Howard Shelley mesmerizes his audience once again as the impeccable and irreproachable champion of neglected Romantic piano concerti masterworks.

Arguably the best volume of a single composer in the series.
12 of 12 people found the following review helpful
A Beautiful CD from Howard Shelley 19 Jun. 2008
By David A. Wend - Published on
Format: Audio CD
Ferdinand Hiller was a talented musician who began as a child prodigy making his concert debut at age 10. He was a pupil of Hummel and teacher to Max Bruch and Engelbert Humperdinck, and a close friend of Chopin and Liszt. Hiller was a renown performed and conductor, founding an orchestra and music festival while Kapellmeister in Cologne. He was conservative in his approach to music and was an authority on Bach Mozart and Beethoven. Yet within 20 years of his death in 1885 Hiller had been forgotten and remains so up to today.

The three piano concerti that Hiller wrote come from various periods of his career. The First Concerto (1829 - 31) was written during his time in Paris and is dedicated to Moscelles. The concerto has a brilliant piano part written to show off Hiller's keyboard brilliance and shows the influence of Chopin. The orchestral parts are nicely written but the piano is the instrument that really shines. The Second Concerto (1843) is much more dramatic with the piano opening the work with an energetic passage before the orchestra joins. The movement is very engaging with the soloist and orchestra engaging is a spirited dialogue and carried into the slow movement without pause. The slow movement is an eloquent showpiece for the soloist and the finale is an exuberant movement beginning with a dance-like melody paired with a lyrical second subject with plenty of fireworks for the soloist.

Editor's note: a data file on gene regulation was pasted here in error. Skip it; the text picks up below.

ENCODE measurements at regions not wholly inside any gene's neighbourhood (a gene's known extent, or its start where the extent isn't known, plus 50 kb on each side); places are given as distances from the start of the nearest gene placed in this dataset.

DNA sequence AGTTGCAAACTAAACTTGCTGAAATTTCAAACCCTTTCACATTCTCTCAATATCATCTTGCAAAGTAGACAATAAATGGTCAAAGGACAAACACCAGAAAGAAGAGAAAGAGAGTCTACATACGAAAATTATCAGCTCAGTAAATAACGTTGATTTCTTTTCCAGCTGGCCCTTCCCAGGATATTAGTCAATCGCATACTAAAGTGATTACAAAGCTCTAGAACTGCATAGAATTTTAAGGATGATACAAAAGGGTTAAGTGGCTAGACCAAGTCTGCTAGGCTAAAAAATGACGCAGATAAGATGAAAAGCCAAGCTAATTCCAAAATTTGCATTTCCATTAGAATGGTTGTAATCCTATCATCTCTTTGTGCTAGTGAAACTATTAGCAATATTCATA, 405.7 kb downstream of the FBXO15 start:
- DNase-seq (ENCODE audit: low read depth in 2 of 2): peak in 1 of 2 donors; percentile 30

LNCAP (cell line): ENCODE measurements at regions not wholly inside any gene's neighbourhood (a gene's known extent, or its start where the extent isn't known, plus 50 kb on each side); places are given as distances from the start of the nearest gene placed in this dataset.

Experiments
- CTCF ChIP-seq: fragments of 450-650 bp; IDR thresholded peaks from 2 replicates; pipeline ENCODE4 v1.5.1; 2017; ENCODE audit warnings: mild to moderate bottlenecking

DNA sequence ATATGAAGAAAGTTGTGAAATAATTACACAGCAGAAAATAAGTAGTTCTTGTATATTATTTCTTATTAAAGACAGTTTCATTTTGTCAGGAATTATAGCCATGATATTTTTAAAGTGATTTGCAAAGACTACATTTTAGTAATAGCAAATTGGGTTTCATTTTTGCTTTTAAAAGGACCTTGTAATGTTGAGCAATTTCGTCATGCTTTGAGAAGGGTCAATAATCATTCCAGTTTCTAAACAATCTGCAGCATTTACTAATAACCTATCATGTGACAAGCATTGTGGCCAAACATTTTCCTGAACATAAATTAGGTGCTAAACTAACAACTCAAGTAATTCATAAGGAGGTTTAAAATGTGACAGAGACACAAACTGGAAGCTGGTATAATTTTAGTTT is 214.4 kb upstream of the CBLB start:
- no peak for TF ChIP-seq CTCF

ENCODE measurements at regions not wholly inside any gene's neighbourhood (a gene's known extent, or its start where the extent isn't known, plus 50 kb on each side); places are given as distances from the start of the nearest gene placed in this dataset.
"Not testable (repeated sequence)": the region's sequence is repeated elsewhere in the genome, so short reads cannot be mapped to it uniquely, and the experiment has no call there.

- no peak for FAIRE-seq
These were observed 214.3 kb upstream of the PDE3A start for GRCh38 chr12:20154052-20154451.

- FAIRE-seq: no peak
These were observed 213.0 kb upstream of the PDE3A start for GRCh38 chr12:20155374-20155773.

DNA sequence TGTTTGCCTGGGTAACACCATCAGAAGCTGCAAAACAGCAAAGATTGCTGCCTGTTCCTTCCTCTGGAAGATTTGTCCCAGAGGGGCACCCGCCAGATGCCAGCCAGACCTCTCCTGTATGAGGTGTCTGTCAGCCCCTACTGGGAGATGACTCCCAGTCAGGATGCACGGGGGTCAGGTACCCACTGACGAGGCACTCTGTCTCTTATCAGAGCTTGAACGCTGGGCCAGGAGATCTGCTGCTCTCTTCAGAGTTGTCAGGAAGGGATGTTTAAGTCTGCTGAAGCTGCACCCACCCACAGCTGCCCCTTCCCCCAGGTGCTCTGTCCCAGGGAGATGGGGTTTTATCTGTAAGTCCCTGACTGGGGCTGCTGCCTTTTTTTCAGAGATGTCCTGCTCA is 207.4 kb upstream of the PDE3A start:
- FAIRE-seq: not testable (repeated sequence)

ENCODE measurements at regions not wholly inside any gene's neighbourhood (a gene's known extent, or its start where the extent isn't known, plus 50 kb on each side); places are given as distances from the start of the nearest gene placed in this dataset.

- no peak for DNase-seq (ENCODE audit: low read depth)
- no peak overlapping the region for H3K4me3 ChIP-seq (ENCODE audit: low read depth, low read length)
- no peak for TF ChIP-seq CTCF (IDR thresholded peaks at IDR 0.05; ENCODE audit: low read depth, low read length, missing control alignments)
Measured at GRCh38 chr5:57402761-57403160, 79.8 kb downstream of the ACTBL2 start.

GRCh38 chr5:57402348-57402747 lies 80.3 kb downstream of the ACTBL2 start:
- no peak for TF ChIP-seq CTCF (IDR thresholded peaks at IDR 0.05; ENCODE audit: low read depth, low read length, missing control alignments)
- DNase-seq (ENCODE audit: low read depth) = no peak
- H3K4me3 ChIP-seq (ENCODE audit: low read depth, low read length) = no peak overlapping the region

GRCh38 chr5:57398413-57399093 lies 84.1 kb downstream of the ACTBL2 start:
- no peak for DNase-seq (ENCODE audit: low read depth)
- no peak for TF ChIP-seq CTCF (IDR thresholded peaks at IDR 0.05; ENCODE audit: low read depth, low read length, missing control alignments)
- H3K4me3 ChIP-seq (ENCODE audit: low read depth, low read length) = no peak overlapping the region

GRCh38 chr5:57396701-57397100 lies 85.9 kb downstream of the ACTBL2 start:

The Third Concerto is a late work (1874 - 75) and carries the subtitle "Concerto espressivo." The first movement finds the soloist and orchestra about equally involved in the development of the music: the orchestra introduces the first theme and the soloist the second. The music alternates between the exuberant and lyrical themes. The slow movement also has much more interaction between soloist and orchestra in the development of the music, and the piano has some magnificent unaccompanied passages. The orchestra sets off the finale followed by the soloist but the piano does not have long brilliant flourishes and interacts more with the orchestra introducing themes that are developed by both. The Third Concerto was presumed in the 1920's to be lost until the score and parts were found.